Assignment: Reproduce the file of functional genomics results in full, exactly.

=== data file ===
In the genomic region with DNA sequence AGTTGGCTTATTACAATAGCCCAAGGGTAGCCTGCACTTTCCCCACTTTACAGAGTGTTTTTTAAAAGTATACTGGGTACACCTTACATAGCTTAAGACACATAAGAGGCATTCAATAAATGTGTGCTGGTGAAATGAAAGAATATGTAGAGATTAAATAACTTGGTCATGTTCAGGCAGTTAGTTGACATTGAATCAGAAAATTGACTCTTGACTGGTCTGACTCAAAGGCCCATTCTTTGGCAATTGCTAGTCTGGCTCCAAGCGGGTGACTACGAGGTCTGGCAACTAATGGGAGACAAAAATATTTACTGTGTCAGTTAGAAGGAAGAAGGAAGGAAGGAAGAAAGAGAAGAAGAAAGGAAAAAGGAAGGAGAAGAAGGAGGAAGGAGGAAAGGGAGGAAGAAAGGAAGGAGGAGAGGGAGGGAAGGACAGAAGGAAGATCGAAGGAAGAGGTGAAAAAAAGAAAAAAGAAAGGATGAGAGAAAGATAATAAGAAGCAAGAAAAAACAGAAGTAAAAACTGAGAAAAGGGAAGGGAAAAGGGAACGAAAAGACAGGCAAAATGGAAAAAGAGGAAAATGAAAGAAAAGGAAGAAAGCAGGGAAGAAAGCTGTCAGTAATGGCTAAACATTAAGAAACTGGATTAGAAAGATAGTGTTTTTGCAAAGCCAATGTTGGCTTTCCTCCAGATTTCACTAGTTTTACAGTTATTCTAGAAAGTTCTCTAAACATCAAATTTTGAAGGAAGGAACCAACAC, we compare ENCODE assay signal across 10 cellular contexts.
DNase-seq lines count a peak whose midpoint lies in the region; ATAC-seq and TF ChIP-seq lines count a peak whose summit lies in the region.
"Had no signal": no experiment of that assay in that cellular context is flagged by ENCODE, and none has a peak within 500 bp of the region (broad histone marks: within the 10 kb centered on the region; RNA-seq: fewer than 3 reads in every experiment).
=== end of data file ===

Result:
In the genomic region with DNA sequence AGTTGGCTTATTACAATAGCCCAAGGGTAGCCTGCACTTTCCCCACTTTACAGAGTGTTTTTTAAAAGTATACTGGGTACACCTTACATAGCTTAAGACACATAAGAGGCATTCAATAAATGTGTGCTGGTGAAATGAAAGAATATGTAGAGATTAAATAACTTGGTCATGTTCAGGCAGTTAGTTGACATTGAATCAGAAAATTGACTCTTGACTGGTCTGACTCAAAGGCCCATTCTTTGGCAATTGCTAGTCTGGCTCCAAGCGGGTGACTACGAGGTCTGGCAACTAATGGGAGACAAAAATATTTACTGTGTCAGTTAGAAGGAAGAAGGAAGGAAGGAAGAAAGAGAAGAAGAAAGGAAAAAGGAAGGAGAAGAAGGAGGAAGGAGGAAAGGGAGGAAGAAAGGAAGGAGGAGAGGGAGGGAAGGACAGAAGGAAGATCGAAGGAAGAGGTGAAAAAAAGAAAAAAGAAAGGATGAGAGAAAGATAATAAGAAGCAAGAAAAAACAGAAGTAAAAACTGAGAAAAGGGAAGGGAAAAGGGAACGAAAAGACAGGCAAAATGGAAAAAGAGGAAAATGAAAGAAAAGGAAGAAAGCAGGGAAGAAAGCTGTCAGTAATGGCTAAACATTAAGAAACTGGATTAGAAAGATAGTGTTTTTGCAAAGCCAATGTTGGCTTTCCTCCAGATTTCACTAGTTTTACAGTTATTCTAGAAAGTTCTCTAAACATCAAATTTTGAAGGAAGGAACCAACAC, we compare ENCODE assay signal across 10 cellular contexts.
DNase-seq lines count a peak whose midpoint lies in the region; ATAC-seq and TF ChIP-seq lines count a peak whose summit lies in the region.
"Had no signal": no experiment of that assay in that cellular context is flagged by ENCODE, and none has a peak within 500 bp of the region (broad histone marks: within the 10 kb centered on the region; RNA-seq: fewer than 3 reads in every experiment).